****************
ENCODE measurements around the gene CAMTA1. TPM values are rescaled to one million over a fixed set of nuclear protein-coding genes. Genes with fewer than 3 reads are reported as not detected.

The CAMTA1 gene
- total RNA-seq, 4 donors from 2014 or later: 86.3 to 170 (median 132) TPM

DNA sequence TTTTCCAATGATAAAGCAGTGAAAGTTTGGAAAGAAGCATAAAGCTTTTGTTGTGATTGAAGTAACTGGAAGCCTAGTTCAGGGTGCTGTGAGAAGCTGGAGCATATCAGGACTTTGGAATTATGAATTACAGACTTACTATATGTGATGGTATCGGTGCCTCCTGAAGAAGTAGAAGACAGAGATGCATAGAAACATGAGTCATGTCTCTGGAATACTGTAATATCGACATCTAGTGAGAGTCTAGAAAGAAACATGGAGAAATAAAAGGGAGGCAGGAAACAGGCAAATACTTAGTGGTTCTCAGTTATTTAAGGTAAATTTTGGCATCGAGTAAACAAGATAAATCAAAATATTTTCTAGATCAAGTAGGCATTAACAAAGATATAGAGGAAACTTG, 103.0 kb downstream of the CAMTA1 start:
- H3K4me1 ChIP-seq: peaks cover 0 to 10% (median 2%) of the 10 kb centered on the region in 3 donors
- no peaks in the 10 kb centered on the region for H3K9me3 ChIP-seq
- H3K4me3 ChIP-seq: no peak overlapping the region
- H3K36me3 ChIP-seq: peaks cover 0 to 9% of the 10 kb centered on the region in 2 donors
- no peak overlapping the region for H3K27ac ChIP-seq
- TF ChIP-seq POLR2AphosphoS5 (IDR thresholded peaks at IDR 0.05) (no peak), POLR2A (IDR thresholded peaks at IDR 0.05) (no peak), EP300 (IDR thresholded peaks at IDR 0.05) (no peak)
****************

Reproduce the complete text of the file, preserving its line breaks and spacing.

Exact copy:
ENCODE measurements around the gene CAMTA1. TPM values are rescaled to one million over a fixed set of nuclear protein-coding genes. Genes with fewer than 3 reads are reported as not detected.

The CAMTA1 gene
- total RNA-seq, 4 donors from 2014 or later: 86.3 to 170 (median 132) TPM

DNA sequence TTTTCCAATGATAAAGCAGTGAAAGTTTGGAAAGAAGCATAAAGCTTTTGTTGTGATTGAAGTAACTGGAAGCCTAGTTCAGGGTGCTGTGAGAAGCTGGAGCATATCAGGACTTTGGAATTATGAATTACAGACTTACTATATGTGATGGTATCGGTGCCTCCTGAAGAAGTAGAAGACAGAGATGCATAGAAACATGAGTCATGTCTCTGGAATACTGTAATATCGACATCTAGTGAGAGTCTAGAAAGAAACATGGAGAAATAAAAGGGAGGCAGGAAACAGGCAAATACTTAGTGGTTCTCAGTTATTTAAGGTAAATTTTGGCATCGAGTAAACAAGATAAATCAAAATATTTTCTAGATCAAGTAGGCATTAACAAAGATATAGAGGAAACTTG, 103.0 kb downstream of the CAMTA1 start:
- H3K4me1 ChIP-seq: peaks cover 0 to 10% (median 2%) of the 10 kb centered on the region in 3 donors
- no peaks in the 10 kb centered on the region for H3K9me3 ChIP-seq
- H3K4me3 ChIP-seq: no peak overlapping the region
- H3K36me3 ChIP-seq: peaks cover 0 to 9% of the 10 kb centered on the region in 2 donors
- no peak overlapping the region for H3K27ac ChIP-seq
- TF ChIP-seq POLR2AphosphoS5 (IDR thresholded peaks at IDR 0.05) (no peak), POLR2A (IDR thresholded peaks at IDR 0.05) (no peak), EP300 (IDR thresholded peaks at IDR 0.05) (no peak)